Can't Spell "Vote" Without "Vo"

September 19, 2016

 

           

            We’re plunging into Homecoming week tomorrow.

 

            Monday marks the first day of public space campaigning and this year marks the second year since shifting the focus away from traditional theme-based campaigns. Our Homecoming candidates all have passions for service and the Queen and King’s plastic crowns will earn them one thousand dollars each to help sponsor a charity event.

 

            This past Friday, I had the chance to sit down to hear from a candidate with heart.

 

            Newman Library on a late Friday morning is a sparsely populated spot; only the most desperate of students are hunched over textbooks, staring at computer screens. It’s almost sad. Yet, when Quang Vo rounds the corner with a wave and megawatt smile, the library suddenly isn’t so gloomy. He’s got on a VT baseball cap, a maroon Hokies shirt, and a long board skateboard under one arm: he’s impossibly cool.

 

            Moments after greeting me, he is also greeting another library dweller. They shake hands, clapping each other’s shoulder, and I wasn’t surprised in the least. Vo is the sort of person who knows everyone everywhere. I suspect he’s friends with every person on campus—or would be by the end of the semester.

 

            Vo has the charisma to win over the hearts of Virginia Tech’s student population and, once he began explaining his campaign, he proves to have the passion, too: “My platform is hunger alleviation and awareness in the New River Valley. My slogan is ‘Hokie Power and the Battle Against Hunger.’” His smile is still beaming—his signature.

 

            When I asked him why he chose hunger relief, he turns serious: “This platform goes back to the values I grew up with. My parents always made me hold food up to a really high regard. Having nutrient, having sustenance, is so essential to living and they taught me as I grew up that some people aren’t so fortunate. In high school, that’s what I focused on: working at food drives, volunteering at shelters. Now it feels like a desire or need that I need to fill.”

 

            He shared with me that Montgomery County is the third poorest county in the state. Virginia Tech’s neighbors—neighbors of the school who prides itself for excellent food—often struggle to feed themselves. This is unacceptable for Vo. “I’m frustrated by the situation. There’s people out there with such good hearts but can’t learn or be successful like they should because they’re so worried about where their next meal is from.”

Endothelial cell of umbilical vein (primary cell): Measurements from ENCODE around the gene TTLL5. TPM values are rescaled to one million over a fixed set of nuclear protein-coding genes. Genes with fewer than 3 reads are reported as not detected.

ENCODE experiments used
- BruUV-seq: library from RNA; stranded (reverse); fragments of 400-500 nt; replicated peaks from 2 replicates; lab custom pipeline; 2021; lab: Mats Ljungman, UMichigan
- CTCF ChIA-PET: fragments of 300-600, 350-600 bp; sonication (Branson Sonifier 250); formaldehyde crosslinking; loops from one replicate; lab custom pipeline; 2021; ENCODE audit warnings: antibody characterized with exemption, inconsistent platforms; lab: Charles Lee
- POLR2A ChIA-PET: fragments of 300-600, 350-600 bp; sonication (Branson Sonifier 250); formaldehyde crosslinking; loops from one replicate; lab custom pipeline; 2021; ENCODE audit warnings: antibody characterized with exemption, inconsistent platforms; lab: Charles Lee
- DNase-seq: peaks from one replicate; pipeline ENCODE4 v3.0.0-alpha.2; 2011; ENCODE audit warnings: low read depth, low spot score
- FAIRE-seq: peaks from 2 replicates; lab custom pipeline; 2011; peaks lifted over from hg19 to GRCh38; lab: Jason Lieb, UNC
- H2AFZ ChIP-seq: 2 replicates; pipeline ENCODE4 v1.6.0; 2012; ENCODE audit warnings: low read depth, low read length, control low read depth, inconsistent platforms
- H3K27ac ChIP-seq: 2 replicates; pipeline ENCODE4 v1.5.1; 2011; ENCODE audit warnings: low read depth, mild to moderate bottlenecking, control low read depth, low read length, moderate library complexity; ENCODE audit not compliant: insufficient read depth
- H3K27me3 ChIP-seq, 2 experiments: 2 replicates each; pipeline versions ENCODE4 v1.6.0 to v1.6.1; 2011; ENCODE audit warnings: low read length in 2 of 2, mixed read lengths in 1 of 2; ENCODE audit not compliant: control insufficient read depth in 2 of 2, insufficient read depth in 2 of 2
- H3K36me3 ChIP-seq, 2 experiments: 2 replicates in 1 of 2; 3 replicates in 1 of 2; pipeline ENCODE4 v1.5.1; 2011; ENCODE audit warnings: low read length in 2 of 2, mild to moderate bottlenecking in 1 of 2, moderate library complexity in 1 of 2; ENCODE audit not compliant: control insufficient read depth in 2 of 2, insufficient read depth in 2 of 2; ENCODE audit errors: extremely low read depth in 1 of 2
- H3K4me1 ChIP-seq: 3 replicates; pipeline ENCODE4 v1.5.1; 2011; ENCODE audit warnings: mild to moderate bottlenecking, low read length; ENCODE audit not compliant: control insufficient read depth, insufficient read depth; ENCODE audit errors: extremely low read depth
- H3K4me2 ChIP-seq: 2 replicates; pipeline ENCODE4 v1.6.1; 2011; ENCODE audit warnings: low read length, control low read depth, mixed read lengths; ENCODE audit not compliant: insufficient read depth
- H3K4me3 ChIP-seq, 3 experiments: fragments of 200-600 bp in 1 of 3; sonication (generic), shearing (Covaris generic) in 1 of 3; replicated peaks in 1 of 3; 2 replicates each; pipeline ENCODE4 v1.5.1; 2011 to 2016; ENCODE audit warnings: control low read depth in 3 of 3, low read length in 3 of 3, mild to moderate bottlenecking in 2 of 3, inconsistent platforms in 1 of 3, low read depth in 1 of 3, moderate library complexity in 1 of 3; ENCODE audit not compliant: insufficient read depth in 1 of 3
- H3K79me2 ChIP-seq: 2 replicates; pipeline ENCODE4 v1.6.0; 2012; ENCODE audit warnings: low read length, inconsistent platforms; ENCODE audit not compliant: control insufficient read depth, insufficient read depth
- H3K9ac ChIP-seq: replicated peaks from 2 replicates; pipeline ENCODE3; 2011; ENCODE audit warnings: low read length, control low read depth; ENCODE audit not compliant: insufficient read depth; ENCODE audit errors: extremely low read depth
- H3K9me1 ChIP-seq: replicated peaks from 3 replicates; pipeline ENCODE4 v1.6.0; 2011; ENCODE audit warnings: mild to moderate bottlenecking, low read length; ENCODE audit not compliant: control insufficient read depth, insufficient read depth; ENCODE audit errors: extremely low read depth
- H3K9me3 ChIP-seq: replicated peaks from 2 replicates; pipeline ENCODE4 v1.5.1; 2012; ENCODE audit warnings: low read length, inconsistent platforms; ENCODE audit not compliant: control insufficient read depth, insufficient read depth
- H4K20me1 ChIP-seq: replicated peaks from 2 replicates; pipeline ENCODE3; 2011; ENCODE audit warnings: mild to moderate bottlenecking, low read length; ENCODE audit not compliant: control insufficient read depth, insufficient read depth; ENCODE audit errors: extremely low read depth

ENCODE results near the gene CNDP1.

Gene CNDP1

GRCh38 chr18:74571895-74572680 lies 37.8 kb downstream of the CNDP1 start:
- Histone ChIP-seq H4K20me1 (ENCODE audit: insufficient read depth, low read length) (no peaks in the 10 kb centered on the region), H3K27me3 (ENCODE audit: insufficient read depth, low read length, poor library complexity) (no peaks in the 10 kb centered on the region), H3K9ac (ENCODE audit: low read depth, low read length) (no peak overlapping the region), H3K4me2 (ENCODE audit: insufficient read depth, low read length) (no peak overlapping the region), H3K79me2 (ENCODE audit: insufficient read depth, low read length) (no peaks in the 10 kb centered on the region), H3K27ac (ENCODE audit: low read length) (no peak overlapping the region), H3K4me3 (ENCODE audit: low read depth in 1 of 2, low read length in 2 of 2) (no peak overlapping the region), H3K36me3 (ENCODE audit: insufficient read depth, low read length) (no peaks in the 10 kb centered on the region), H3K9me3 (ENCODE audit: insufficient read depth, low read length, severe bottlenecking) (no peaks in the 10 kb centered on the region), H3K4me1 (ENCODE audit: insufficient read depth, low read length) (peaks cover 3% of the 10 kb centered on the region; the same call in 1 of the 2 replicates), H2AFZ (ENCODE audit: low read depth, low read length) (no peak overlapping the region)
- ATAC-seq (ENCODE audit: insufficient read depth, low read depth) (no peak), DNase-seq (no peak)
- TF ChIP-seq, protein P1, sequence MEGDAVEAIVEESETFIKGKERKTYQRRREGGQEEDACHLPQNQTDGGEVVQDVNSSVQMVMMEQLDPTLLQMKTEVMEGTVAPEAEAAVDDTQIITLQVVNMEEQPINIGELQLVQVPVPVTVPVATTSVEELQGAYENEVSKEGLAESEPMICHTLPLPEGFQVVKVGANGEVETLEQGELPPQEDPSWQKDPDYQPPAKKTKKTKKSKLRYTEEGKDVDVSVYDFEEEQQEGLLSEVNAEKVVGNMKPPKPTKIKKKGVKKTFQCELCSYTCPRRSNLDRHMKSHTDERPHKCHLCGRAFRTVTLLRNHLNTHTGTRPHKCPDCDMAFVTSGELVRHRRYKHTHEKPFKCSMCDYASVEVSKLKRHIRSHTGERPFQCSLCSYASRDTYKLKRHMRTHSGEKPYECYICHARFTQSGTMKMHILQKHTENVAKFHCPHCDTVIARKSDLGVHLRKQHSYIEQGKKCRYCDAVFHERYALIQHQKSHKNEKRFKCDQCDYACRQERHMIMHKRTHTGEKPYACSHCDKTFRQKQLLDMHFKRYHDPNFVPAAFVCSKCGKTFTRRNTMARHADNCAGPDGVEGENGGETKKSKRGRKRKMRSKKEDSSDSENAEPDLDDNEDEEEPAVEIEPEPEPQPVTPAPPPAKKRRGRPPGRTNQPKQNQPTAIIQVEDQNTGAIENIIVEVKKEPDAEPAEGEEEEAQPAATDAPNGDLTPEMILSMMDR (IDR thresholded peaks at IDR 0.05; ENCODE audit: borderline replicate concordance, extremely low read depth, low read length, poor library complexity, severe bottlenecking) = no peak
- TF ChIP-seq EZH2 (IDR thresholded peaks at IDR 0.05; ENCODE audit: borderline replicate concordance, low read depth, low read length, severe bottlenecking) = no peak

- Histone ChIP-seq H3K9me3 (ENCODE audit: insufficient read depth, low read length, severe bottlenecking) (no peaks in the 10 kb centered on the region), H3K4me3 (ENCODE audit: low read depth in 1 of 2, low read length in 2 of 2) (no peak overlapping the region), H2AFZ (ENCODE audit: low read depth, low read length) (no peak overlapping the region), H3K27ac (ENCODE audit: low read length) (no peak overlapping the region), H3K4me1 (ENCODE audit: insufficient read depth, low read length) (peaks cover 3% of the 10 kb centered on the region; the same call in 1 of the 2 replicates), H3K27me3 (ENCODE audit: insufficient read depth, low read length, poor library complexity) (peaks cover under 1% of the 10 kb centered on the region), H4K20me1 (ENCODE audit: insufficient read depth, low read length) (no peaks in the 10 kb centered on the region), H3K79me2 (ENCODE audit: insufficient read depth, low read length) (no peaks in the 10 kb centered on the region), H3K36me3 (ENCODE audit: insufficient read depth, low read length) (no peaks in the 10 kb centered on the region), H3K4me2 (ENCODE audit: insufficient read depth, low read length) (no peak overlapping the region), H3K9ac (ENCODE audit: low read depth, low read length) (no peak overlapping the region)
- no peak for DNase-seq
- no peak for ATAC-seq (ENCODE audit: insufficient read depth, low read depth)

To help raise awareness and funds for hunger alleviation organizations such as Micah’s Backpack and Campus Kitchen, Vo plans on hosting a cook off competition in the spring. “Students, faculty, staff, and community members are invited to participate or eat food by buying a ticket as an individual or an organization,” Vo explains. “People who are facing food insecurities can attend the event for free; they can get tickets at Micah’s Backpack or Campus Kitchen.” The goal is to eliminate the social pressures and shame often associated with receiving food handouts.

 

            Our chat draws the attention of a few around us then and I had the opportunity to watch Vo in action. He leans forward, speaking candidly and passionately, managing to make a friend within a few minutes of conversation. His smile is back, beaming fully.

 

            The more cynical part of me has always wondered what the point of Homecoming candidates has been; it always seemed a glorified popularity contest. Yet, VT has shifted the focus to service and sitting back and listening to Vo, I realized its just the opposite. Homecoming is a contest about passion, about giving back, about who can be most inspirational. As Vo said, “Homecoming is really asking what you guys can do to make a difference.”  

 

            This Homecoming week, learn about the different service organizations the candidates are passionately supporting. Learn which one is closest to your heart. And, when it comes time to cast your ballot, vote for who you believe best embodies ‘Ut Prosim.’

 

            But, if nothing else, remember you can’t spell ‘vote’ without Vo.

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